Climate Change and Storm Dennis

As I write this on Sunday morning, we are in a lull in Storm Dennis, our second named storm in a week.  Last weekend saw our Highways Department deal with 292 incidents of fallen trees or local flooding, about 7 times what we normally expect in a weekend.  Thankfully, we appear to have solved the issues fairly quickly, which comes down to a bit of luck, but also the preparation that we have undertaken, for example with the more targeted approach to gulley cleaning.  So far, Dennis appears to have been more rain than wind, but of course that comes on top of significant rain in Ciara last week, and a very wet autumn and winter.  We remain ready to respond and help Staffordshire’s residents who have been affected.

Following on from a 5 month drought in 2018 and a dry winter last year, it seems clear that we are seeing changing weather patterns, with lengthy periods of alternately hot and dry, followed by warm and wet.   It was therefore timely that I attended Engie’s Senior Managers’ Conference in Birmingham this week, to speak about our journey to zero carbon.  Engie is a French-owned energy company who ran the coal-fired power station in Rugeley, which closed a number of years ago.  They intend to redevelop the site themselves as a zero carbon settlement, with energy-efficient housing, solar panel farms and a zero carbon school serving the residents.  It is an ambitious scheme, the first of its kind in the country, and we are delighted to be working closely with them on it.  My part was speaking about our own journey, and I majored on reducing our carbon footprint in everything that we do, and across the county as opposed to just the county council.  Staffordshire County Council employs about 1% of the county’s workforce directly, and probably pays the salaries of another 7% in our commissioned operations; we also make up about 2% of the county’s carbon footprint.  We should clearly aim to reduce our internal carbon footprint, but the key will be in facilitating the wider county to reduce.  The target is huge, with about a third of energy consumed at home by heating and power, another third in transport, and about 18% in employment sites.  Helping our residents to make better choices in terms of insulation and heating in their homes, and in their personal transport, will be key.   

It’s not all about transport and housing though.  There are significant secondary benefits from such programmes as Superfast Broadband, allowing more people to work from home, reducing the traffic on our roads.  Our own Smart Working programme has taken an estimated 1 million miles off Staffordshire’s roads, which works out at 100 cars on an average annual mileage.  It doesn’t seem much perhaps, but if every employer in Staffordshire did the same, it would be 10,000 cars, and nationally it would be 500,000 cars.  Now we’re talking. 

Dignity in Care Awards

I was delighted with the response to the invitation to submit entries for the MJ Awards.  It was a change in tactics from previous years, where SLT selected entries, allowing you to shout directly about what you are doing.  I know of six entries, and the ones which were shared with me before submitting were all excellent, full of energy and justifiable pride.  Let’s see how we do in the judging, but I’m expecting a number to make it to the short list stage.  If and when that happens, we will give you every assistance in preparing for the face-to-face interviews, in order that you are lifting the trophies on the night.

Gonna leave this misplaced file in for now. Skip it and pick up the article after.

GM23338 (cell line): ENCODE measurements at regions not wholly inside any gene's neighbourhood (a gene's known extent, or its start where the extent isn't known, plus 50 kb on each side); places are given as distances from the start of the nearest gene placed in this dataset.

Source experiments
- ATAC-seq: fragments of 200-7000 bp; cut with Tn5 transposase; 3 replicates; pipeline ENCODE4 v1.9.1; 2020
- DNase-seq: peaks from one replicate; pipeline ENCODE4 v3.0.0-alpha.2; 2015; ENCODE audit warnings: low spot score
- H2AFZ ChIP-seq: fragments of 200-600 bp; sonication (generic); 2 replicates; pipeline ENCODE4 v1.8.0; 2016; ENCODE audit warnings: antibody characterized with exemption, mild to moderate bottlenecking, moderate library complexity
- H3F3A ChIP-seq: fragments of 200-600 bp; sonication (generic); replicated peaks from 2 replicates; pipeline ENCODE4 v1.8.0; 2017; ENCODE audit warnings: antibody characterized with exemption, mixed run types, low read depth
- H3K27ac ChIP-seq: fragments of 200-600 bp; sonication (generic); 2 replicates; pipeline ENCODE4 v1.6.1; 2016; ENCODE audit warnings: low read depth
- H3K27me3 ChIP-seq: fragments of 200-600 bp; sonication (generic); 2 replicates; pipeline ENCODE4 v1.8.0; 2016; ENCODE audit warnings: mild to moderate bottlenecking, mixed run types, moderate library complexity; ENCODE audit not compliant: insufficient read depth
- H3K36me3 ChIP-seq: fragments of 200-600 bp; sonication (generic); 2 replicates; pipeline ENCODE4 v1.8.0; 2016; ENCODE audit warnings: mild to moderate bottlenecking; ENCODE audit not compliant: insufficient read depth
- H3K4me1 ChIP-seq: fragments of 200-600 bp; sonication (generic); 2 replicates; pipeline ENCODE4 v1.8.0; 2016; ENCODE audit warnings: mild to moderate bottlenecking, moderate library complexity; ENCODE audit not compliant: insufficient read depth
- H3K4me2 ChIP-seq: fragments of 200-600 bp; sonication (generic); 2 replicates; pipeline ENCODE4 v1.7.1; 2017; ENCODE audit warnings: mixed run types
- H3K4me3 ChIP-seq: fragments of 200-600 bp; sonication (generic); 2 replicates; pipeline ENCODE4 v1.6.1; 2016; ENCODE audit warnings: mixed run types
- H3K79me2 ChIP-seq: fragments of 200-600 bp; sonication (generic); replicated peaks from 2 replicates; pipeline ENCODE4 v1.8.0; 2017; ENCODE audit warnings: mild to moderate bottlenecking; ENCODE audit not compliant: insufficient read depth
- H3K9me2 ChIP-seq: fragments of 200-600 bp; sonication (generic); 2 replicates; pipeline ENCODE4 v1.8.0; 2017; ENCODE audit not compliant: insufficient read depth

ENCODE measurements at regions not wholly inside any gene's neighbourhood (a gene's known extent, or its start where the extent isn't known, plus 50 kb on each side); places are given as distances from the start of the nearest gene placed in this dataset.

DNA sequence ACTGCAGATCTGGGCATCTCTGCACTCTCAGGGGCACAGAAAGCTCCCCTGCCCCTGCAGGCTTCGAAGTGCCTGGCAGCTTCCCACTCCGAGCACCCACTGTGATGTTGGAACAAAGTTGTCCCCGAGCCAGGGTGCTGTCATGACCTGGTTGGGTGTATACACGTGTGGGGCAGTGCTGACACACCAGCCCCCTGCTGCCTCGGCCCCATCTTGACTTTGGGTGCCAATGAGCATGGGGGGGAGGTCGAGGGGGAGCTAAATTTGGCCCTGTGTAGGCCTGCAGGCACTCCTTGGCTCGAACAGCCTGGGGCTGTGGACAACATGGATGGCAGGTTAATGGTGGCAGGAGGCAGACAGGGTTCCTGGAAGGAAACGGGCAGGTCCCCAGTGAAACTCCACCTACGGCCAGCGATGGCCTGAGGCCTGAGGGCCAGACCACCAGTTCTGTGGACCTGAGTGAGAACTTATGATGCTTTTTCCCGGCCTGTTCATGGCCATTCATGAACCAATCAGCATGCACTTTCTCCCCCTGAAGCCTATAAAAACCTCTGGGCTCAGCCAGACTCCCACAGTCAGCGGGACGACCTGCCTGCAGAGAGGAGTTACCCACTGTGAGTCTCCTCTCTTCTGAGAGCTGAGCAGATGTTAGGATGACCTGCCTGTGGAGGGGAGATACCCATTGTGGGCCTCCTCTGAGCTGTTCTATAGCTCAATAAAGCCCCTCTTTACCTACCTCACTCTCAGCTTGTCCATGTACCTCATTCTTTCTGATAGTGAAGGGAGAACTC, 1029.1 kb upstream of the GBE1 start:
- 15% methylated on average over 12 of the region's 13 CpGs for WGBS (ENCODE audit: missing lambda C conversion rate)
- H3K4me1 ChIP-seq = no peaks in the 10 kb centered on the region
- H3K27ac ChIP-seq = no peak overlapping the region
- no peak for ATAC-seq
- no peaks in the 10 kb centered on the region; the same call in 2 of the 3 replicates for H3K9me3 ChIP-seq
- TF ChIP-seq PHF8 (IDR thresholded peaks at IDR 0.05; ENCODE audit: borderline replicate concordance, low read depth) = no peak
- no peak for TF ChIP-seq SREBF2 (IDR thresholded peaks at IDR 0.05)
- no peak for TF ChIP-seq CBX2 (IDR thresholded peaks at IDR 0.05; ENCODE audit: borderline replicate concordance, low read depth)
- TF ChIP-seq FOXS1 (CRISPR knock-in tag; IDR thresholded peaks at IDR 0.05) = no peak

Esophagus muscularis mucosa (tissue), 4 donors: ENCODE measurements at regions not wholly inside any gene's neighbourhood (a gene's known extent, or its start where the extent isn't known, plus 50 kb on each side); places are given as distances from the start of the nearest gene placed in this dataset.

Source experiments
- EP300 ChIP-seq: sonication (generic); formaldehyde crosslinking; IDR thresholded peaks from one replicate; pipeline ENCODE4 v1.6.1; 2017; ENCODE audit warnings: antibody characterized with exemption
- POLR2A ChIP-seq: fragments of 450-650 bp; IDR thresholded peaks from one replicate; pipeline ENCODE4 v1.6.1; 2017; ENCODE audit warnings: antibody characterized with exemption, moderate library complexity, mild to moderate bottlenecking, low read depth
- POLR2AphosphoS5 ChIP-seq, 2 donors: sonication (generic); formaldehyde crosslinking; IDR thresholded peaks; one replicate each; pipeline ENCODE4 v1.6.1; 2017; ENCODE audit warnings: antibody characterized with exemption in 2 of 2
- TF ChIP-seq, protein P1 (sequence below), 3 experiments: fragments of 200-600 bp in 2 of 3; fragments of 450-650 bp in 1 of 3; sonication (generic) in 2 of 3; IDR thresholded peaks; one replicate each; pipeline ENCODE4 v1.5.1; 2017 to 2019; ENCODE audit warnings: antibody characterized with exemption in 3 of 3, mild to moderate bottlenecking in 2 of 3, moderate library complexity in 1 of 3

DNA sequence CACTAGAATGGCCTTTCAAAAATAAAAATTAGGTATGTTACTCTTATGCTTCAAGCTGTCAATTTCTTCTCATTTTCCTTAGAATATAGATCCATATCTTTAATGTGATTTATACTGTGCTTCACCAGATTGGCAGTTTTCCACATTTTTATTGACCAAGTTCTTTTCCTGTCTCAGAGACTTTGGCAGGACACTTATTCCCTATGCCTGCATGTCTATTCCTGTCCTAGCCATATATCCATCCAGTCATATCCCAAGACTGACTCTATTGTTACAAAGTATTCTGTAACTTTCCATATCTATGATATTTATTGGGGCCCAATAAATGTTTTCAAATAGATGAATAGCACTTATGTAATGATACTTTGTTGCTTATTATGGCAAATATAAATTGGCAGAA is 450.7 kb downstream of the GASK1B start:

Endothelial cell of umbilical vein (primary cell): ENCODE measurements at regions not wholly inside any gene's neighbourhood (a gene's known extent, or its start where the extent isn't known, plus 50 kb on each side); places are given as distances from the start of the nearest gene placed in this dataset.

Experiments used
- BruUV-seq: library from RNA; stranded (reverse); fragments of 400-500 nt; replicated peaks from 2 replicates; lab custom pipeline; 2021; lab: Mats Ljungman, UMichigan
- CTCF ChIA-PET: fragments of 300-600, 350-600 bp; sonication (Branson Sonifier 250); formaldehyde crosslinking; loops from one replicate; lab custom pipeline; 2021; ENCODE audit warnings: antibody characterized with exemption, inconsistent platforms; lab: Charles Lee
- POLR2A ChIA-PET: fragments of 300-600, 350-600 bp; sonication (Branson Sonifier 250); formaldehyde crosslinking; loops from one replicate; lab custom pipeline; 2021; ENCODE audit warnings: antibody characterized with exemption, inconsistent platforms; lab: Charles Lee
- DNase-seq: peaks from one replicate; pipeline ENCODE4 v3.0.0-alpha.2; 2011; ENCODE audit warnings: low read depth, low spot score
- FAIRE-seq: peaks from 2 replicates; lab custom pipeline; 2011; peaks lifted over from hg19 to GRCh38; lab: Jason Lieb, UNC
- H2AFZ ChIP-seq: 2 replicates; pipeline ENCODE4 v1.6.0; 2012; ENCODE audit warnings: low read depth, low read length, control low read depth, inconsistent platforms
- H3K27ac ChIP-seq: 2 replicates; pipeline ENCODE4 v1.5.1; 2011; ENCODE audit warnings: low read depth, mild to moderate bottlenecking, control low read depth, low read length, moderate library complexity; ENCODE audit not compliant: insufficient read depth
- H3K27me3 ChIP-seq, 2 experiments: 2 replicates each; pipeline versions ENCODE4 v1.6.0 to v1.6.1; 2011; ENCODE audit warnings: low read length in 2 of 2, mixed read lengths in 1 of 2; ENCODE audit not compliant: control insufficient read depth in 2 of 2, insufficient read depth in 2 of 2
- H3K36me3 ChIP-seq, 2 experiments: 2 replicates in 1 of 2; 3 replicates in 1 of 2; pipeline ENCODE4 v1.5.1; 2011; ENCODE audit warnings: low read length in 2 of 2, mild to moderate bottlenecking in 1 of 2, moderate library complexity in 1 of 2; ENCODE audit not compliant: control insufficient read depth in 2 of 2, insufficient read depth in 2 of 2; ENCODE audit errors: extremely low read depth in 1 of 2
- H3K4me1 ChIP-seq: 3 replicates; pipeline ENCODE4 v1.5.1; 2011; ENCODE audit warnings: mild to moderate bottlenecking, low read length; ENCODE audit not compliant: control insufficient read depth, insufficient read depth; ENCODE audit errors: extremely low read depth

Staying on the awards theme, we are delighted to present the 2020 Staffordshire Dignity in Care Awards, to promote, recognise and reward those people who treat others with dignity and whose actions make a real difference and serve as an example to others,. The awards are now in their 6th year and are organised by the Care Market Development Team. We welcome nominations from anyone who receives support and care in Staffordshire, their families, friends, and / or those who provide care and support to Staffordshire citizens.  I think that these awards are unique in that they recognise voluntary carers and professionals in the same event.  This is entirely in line with our strategy of Doing our Bit; we couldn’t work without the voluntary carers, and we also need a vibrant, valued and capable professional sector to look after our most vulnerable residents.  Find out how you can nominate someone for an award.Dignity

Learning from Gareth Southgate, and celebrating our achievements

I spent Wednesday in London at the National Leadership Centre event for the UK’s public sector leaders.  Apparently, there are about 1000 people spread across Government, the Civil Service, the NHS, universities, local authorities and the Armed Forces who have been identified, and the aim is to develop our leadership such that we achieve better outcomes for the country.  Being naturally optimistic but healthily sceptical, I went along with relatively modest expectations, but was delighted that the event exceeded my hopes.